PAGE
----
What to expect as City takes next step toward public beaches

What to expect as City takes next step toward public beaches

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The hum at last week’s Urban Planning Committee meeting revealed a quiet excitement – the kind that secretly bubbles behind outward political composure. Sparking eyes all around the table hinted mischievously that mere committee formalities could do little to dissuade hearts already set on building public beaches along the North Saskatchewan River.

In the second order of business, administration tabled a report outlining the various regulatory permits and approvals required to build these beaches and the ensuing discussion inspired a subsequent request for a more complete feasibility study, due at the end of February.

Edmonton has a long history of exploring these kinds of projects, and on paper at least, the reports at hand are little more than a couple of small steps that will keep the discussion going into the new year. Indeed, the report presented last week was interpreted by some as a long list of obstacles that will inevitably sideline what is best left to the forces of nature.

The regulatory requirements certainly require a great deal of work and due diligence, but it should be noted that the list represents a very ordinary set of standard processes, almost all of which also apply to the ongoing construction of the Tawatinaw LRT bridge that formed Cloverdale Beach (also note thousands of projects ranging from hydroelectric dams to channel rerouting that have been approved despite much greater impacts to aquatic ecosystems). While building a beach is no public transit initiative, the notion of reshaping natural waterways to the benefit of swimming, paddling, or other recreational activities is nothing new under the sun.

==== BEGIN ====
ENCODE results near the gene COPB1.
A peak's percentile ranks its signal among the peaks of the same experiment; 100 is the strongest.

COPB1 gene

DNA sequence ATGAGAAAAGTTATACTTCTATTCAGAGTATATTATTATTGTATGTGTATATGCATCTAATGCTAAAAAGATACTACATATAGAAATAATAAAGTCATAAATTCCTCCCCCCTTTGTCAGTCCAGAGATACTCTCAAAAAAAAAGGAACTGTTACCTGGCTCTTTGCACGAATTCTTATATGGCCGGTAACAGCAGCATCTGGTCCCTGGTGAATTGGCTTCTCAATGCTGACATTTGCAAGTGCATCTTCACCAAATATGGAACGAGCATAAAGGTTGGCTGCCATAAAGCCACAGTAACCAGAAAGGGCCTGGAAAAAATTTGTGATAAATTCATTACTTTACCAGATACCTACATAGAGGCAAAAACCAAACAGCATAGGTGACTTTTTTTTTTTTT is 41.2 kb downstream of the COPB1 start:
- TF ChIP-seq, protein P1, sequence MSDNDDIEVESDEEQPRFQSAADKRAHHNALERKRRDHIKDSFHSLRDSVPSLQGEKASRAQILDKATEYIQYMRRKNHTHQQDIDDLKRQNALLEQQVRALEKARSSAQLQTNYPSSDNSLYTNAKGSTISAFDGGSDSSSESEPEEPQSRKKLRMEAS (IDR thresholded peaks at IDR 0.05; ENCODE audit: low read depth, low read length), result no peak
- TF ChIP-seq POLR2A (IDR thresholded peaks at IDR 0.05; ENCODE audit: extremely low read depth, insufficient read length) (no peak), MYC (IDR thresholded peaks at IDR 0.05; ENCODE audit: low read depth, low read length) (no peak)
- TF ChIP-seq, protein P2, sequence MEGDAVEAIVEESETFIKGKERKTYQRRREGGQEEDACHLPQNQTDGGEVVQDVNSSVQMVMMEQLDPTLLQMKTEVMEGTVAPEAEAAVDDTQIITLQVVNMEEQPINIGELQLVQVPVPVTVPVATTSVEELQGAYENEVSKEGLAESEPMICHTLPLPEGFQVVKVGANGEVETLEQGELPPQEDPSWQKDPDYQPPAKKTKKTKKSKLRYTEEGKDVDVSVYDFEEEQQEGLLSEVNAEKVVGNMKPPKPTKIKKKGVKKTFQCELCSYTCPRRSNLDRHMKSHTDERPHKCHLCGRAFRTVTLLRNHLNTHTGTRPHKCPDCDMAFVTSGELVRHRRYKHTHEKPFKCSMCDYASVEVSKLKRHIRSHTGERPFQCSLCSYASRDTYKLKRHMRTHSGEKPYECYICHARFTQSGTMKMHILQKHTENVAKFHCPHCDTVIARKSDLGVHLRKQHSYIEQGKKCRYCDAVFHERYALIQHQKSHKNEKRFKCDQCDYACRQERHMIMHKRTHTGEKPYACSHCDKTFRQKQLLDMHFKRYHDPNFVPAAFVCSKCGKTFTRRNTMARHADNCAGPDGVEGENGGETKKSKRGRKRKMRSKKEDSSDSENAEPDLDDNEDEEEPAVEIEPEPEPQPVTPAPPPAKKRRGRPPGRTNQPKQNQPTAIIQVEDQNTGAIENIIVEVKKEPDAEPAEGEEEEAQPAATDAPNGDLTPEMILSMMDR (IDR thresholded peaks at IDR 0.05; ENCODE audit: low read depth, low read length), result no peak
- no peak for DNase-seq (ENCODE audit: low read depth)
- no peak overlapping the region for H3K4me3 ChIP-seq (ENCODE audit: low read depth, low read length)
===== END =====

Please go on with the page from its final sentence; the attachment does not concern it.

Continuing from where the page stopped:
Whitewater Kayaking on the Kananaskis River

Take for example, the whitewater racing course on the Kananaskis River in southern Alberta. The hydrology along the stretch below the Barrier Dam was dramatically engineered to created a variety of exciting whitewater features for kayaking, canoeing, rafting, and even surfing. More modest shoreline alterations were made on the Ottawa River to enhance public beaches and as others have highlighted, there is a natural public beach on the Milk River at Writing-on-Stone Provincial Park.

The Elbow River in Calgary offers a number of swimming opportunities, and right here on our very own North Saskatchewan River, we already enjoy what are effectively permanent manmade beaches immediately downstream of the Laurier Park and Gold Bar Park boat launches (not to mention a sandy shoreline at Terwillegar and the glorious and expansive natural sandbar near Fort Edmonton Park, among others).

Building a beach can be done and has been done. The obstacles are far from insurmountable. As Councillor Walters put it, the various provincial and federal laws that govern these developments represent some of the most important legislation in Canada. They are in place to ensure that we undertake development responsibly and in a way that balances multiple interests while mitigating adverse effects – environmental effects in particular.

With the above in mind, the sparkle in the eyes of committee members certainly reflects the excitement that so many of us share, but perhaps it also reflects a determination to do the work that’s needed, and to do it well.

It’s a safe bet that the feasibility study will come back at the end of February with an extensive list of considerations and challenges. But the regulatory requirements themselves should not be seen as obstacles. A public beach on the North Saskatchewan River is feasible, and perhaps more than one. It is simply up to us to find the right way about it. Indeed, it is an opportunity to come together and imagine a community that truly thrives with the ebbs and flows of the river, and in turn, to imagine a river that truly thrives in the heart of our city. The river, after all, has always been the heart of Edmonton and it is time we share the love.

 

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